Morphine Sulfate (MOR-feen SUL-fate), Naltrexone Hydrochloride (nal-TREX-one hye-droe-KLOR-ide)
Treats moderate to severe pain when around-the-clock pain relief is needed for a long period of time.
There may be other brand names for this medicine.
When This Medicine Should Not Be Used
Do not use this medicine if you have had an allergic reaction to morphine, morphine salts, or naltrexone. Do not use this medicine if you have serious breathing or lung problems (such as severe asthma, respiratory depression) or paralytic ileus.
How to Use This Medicine
Long Acting Capsule
- Your doctor will tell you how much of this medicine to use and how often. Your dose may need to be changed several times in order to find out what works best for you. Do not use more medicine or use it more often than your doctor tells you to.
- Swallow the extended-release capsule whole. Do not crush, break, or chew it.
- If you cannot swallow the extended-release capsule, you may open it and pour the medicine into a small amount of applesauce. Stir this mixture well and swallow it without chewing. Drink a glass of water to make sure you have swallowed the pellets completely.
- This medicine should come with a Medication Guide. Read and follow these instructions carefully. Ask your doctor or pharmacist if you have any questions. Ask your pharmacist for the Medication Guide if you do not have one.
If a dose is missed:
- If you miss a dose or forget to use your medicine, use it as soon as you can. If it is almost time for your next dose, wait until then to use the medicine and skip the missed dose. Do not use extra medicine to make up for a missed dose.
How to Store and Dispose of This Medicine
- Store the medicine in a closed container at room temperature, away from heat, moisture, and direct light.
- Flush all leftover medicine down the toilet after you have finished your treatment. Also flush old medicine after the expiration date has passed. This medicine is one of only a few medicines that should be disposed of this way.
- Keep all medicine away from children and never share your medicine with anyone.
Drugs and Foods to Avoid
Ask your doctor or pharmacist before using any other medicine, including over-the-counter medicines, vitamins, and herbal products.
- Make sure your doctor knows if you also use butorphanol (Stadol®), cimetidine (Tagamet®), nalbuphine (Nubain®), pentazocine (Talwin®), quinidine (Cardioquin®), muscle relaxants (such as carisoprodol, cyclobenzaprine, metaxalone, methocarbamol, Skelaxin®, Soma®), a diuretic (water pill, such as furosemide, torsemide, Demadex®, Lasix®), or a phenothiazine medicine (such as prochlorperazine, promethazine, Compazine®, Mellaril®, Phenergan®, Thorazine®, Trilafon®).
- Tell your doctor if you use atropine, dicyclomine (Bentyl®), glycopyrrolate (Robinul®), hyoscyamine (Cystospaz®), propantheline (Pro-Banthine®), or scopolamine (Transderm Scop®).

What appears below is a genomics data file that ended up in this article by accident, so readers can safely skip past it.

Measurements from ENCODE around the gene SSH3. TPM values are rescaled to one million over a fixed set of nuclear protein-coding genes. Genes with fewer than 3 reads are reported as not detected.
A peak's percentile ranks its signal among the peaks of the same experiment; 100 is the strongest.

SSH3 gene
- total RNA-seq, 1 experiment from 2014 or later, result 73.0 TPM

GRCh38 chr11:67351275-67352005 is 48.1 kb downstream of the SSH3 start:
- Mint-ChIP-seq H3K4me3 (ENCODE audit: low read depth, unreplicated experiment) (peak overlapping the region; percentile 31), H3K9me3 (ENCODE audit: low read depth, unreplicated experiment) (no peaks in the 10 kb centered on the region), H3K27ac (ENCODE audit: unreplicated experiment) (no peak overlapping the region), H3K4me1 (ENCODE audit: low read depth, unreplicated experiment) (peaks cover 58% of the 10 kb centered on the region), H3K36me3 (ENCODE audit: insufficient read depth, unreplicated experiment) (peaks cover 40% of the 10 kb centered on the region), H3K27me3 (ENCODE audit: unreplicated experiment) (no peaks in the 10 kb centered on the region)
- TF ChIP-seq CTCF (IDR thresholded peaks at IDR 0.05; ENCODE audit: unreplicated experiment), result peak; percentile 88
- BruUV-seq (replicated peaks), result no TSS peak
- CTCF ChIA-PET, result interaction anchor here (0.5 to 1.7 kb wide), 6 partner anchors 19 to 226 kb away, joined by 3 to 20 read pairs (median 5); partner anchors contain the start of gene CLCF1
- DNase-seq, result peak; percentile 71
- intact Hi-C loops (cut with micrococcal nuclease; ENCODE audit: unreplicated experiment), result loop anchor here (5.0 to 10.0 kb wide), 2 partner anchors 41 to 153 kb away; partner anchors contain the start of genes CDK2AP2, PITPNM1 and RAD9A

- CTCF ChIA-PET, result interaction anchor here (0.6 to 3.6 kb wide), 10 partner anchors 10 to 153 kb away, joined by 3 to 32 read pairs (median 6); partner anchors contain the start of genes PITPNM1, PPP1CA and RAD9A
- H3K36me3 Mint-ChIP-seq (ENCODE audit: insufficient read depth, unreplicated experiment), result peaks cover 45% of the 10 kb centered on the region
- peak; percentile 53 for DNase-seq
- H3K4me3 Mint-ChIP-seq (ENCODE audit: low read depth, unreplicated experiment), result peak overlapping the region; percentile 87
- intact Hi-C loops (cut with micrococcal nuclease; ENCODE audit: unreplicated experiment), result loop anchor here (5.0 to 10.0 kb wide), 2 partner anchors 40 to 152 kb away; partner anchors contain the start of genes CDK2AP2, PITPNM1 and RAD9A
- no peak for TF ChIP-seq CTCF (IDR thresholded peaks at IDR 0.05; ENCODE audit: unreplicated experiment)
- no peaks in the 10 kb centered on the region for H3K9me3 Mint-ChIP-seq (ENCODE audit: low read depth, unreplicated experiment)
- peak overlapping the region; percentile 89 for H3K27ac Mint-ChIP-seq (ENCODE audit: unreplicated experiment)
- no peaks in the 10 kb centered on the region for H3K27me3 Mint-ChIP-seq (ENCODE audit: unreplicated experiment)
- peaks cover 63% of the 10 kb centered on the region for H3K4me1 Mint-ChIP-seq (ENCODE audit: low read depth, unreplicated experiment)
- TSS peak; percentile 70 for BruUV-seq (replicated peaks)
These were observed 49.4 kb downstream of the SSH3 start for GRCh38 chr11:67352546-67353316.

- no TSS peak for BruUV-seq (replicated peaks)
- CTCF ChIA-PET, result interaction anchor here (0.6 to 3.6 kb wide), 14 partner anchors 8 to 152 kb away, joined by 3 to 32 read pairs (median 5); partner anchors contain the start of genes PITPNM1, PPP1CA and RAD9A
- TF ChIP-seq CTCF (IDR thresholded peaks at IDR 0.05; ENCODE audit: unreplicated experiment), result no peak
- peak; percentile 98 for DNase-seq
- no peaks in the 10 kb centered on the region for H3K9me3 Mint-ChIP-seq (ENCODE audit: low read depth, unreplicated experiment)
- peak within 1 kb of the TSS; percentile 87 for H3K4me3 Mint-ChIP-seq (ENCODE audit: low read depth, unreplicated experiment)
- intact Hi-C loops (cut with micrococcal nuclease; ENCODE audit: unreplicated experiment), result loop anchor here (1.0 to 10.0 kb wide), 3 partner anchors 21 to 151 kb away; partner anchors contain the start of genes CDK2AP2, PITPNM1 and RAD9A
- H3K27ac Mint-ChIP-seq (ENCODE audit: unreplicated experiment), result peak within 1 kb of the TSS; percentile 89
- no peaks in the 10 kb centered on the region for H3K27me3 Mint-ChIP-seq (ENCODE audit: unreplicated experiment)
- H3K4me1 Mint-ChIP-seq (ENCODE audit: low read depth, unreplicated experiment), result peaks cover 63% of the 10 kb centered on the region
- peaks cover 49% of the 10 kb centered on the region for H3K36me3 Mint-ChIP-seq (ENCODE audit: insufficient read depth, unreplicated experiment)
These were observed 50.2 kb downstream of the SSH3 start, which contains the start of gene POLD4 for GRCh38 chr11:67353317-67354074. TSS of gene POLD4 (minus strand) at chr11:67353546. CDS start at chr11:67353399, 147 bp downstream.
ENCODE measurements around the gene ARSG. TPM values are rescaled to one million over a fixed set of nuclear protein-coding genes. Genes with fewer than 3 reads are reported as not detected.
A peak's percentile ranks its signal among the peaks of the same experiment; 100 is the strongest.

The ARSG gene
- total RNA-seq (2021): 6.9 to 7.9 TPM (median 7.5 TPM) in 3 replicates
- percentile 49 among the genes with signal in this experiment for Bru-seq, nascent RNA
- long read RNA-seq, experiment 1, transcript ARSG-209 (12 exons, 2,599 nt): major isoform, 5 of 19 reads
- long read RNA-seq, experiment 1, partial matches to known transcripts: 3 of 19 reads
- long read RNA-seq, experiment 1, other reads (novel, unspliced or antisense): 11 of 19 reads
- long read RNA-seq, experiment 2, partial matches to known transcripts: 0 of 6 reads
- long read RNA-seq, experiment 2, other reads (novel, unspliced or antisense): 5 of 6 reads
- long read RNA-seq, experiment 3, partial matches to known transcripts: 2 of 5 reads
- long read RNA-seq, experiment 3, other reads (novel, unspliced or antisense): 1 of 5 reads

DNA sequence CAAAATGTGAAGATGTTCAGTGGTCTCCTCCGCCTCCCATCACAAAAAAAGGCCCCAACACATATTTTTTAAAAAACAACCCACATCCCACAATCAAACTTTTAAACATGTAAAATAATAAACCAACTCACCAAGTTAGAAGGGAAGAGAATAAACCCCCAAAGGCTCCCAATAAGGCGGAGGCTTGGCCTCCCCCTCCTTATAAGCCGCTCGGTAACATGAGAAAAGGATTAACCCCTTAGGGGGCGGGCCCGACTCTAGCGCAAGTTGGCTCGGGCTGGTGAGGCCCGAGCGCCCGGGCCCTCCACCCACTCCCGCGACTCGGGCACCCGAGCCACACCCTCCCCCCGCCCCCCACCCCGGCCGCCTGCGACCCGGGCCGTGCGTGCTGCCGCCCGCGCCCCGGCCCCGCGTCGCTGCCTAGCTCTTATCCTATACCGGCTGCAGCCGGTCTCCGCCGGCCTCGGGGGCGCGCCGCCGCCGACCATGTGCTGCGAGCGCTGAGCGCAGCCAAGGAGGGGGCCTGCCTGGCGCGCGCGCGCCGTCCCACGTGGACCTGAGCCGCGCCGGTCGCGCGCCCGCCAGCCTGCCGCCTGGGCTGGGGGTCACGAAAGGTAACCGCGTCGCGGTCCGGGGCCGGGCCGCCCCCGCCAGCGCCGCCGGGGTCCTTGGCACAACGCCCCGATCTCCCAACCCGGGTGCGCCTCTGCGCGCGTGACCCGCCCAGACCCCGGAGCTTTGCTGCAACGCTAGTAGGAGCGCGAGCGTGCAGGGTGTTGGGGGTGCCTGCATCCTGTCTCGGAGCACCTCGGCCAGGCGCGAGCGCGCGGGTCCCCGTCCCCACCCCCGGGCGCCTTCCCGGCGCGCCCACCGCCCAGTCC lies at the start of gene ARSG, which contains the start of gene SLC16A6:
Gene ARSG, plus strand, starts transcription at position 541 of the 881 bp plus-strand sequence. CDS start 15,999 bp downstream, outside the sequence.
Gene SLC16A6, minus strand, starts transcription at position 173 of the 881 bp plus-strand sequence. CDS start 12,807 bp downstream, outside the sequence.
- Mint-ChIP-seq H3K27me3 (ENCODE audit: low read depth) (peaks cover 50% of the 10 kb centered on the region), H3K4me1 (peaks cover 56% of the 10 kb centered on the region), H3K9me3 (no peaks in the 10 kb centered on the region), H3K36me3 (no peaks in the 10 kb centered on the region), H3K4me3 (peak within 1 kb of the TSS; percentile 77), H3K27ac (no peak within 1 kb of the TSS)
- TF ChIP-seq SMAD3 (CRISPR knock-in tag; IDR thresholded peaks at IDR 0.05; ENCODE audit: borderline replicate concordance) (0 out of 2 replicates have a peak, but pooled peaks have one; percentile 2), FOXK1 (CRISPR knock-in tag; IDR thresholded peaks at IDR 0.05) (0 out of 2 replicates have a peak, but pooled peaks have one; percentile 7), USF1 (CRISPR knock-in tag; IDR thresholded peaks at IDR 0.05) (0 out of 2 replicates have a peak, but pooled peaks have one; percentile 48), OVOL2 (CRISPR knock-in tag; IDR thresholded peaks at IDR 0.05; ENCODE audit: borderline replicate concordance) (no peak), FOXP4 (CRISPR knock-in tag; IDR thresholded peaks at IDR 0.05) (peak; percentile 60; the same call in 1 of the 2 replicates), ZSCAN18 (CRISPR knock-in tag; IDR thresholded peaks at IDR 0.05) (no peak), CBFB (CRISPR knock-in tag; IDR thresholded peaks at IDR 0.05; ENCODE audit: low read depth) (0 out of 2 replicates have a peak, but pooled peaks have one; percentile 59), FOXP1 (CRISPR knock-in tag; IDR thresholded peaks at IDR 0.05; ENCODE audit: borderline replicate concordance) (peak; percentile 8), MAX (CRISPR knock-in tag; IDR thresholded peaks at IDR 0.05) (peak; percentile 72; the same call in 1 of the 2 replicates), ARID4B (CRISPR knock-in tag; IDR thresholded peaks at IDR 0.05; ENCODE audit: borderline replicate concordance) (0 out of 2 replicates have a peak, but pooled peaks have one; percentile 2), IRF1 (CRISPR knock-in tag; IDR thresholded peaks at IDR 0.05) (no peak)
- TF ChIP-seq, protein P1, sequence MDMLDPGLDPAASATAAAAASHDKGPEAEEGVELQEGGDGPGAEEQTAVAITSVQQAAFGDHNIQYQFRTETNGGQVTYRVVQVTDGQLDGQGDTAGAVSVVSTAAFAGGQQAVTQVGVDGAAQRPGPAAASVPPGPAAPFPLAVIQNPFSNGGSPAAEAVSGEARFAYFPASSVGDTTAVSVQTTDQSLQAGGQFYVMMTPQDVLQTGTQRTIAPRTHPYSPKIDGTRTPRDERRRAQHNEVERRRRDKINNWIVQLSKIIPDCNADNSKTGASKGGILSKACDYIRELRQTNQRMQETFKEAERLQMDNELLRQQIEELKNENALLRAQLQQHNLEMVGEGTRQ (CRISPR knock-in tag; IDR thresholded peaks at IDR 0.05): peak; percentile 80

- You should not use this medicine if you have used an MAO inhibitor (MAOI) such as Eldepryl®, Marplan®, Nardil®, or Parnate® within the past 14 days.
- Do not drink alcohol while you are using this medicine.
- Tell your doctor if you are using any medicines that make you sleepy. These include sleeping pills, cold and allergy medicine, narcotic pain relievers, and sedatives.
Warnings While Using This Medicine
- Make sure your doctor knows if you are pregnant or breastfeeding, or if you have kidney disease, liver disease, heart disease, low blood pressure, an underactive thyroid, pancreas problems, an enlarged prostate, problems with urination, or stomach or bowel problems. Tell your doctor if you have mental illness or a history of head injury, brain tumor, or seizures. Tell your doctor if you have a history of drug or alcohol abuse.
- Tell your doctor if you have a breathing problem, such as COPD, cor pulmonale, hypoxia or hypercapnia (low oxygen or high carbon dioxide level in your blood), or hypoventilation (breathing too slowly).
- It is against the law and dangerous for anyone else to use your medicine. Keep your unused medicine in a safe and secure place. People who are addicted to drugs might want to steal this medicine.
- This medicine may be habit-forming. If you feel that the medicine is not working as well, do not use more than your prescribed dose. Call your doctor for instructions.
- Do not use more of this medicine or take it more often than your doctor tells you to. This can be life-threatening. Symptoms of an overdose include extreme dizziness or weakness, trouble breathing, slow heartbeat, seizures, and cold, clammy skin. Call your doctor right away if you notice these symptoms.
- This medicine may make you dizzy, drowsy, or lightheaded. Do not drive, use machines, or do anything else that could be dangerous until you know how this medicine affects you. Stand or sit up slowly if you feel lightheaded or dizzy.
- This medicine may cause constipation. This is more common if you use it for a long time. Ask your doctor if you should also use a laxative to prevent and treat constipation.
- Do not stop using this medicine suddenly without asking your doctor. You may need to slowly decrease your dose before stopping it completely.
- Your doctor will need to check your progress at regular visits while you are using this medicine. Be sure to keep all appointments.
Possible Side Effects While Using This Medicine
Call your doctor right away if you notice any of these side effects:
- Allergic reaction: Itching or hives, swelling in your face or hands, swelling or tingling in your mouth or throat, chest tightness, trouble breathing
- Anxiety, depression, mood or behavior changes
- Change in how much or how often you urinate
- Lightheadedness, dizziness, fainting
- Trouble breathing
- Unusual tiredness or weakness
If you notice these less serious side effects, talk with your doctor:
- Nausea, vomiting
- Sleepiness or unusual drowsiness